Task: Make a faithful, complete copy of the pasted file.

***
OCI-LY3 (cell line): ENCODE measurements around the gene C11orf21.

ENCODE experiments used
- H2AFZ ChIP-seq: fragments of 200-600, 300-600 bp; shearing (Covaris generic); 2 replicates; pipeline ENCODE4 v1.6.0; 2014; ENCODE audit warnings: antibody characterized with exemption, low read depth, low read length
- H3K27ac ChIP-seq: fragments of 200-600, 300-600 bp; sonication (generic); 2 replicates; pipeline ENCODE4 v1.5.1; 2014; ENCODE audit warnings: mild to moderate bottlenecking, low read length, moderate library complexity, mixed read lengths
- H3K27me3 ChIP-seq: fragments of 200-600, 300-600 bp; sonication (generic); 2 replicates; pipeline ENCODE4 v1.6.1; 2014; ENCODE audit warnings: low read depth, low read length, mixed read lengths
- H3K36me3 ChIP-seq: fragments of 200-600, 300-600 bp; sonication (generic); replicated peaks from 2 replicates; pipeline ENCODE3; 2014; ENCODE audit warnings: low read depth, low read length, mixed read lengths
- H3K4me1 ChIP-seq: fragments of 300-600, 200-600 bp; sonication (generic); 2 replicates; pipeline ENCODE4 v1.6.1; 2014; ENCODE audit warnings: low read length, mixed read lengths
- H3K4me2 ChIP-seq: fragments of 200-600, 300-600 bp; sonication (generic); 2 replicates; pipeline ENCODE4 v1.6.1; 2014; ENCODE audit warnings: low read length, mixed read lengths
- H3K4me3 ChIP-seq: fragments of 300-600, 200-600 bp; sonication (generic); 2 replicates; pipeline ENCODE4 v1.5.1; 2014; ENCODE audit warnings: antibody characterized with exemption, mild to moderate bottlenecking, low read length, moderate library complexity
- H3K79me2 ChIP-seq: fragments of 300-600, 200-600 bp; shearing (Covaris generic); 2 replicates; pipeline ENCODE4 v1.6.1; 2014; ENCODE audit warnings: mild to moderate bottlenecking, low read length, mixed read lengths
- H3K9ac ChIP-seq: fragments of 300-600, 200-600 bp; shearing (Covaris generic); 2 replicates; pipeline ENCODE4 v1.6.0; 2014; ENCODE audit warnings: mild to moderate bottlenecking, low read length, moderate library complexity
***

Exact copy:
OCI-LY3 (cell line): ENCODE measurements around the gene C11orf21.

ENCODE experiments used
- H2AFZ ChIP-seq: fragments of 200-600, 300-600 bp; shearing (Covaris generic); 2 replicates; pipeline ENCODE4 v1.6.0; 2014; ENCODE audit warnings: antibody characterized with exemption, low read depth, low read length
- H3K27ac ChIP-seq: fragments of 200-600, 300-600 bp; sonication (generic); 2 replicates; pipeline ENCODE4 v1.5.1; 2014; ENCODE audit warnings: mild to moderate bottlenecking, low read length, moderate library complexity, mixed read lengths
- H3K27me3 ChIP-seq: fragments of 200-600, 300-600 bp; sonication (generic); 2 replicates; pipeline ENCODE4 v1.6.1; 2014; ENCODE audit warnings: low read depth, low read length, mixed read lengths
- H3K36me3 ChIP-seq: fragments of 200-600, 300-600 bp; sonication (generic); replicated peaks from 2 replicates; pipeline ENCODE3; 2014; ENCODE audit warnings: low read depth, low read length, mixed read lengths
- H3K4me1 ChIP-seq: fragments of 300-600, 200-600 bp; sonication (generic); 2 replicates; pipeline ENCODE4 v1.6.1; 2014; ENCODE audit warnings: low read length, mixed read lengths
- H3K4me2 ChIP-seq: fragments of 200-600, 300-600 bp; sonication (generic); 2 replicates; pipeline ENCODE4 v1.6.1; 2014; ENCODE audit warnings: low read length, mixed read lengths
- H3K4me3 ChIP-seq: fragments of 300-600, 200-600 bp; sonication (generic); 2 replicates; pipeline ENCODE4 v1.5.1; 2014; ENCODE audit warnings: antibody characterized with exemption, mild to moderate bottlenecking, low read length, moderate library complexity
- H3K79me2 ChIP-seq: fragments of 300-600, 200-600 bp; shearing (Covaris generic); 2 replicates; pipeline ENCODE4 v1.6.1; 2014; ENCODE audit warnings: mild to moderate bottlenecking, low read length, mixed read lengths
- H3K9ac ChIP-seq: fragments of 300-600, 200-600 bp; shearing (Covaris generic); 2 replicates; pipeline ENCODE4 v1.6.0; 2014; ENCODE audit warnings: mild to moderate bottlenecking, low read length, moderate library complexity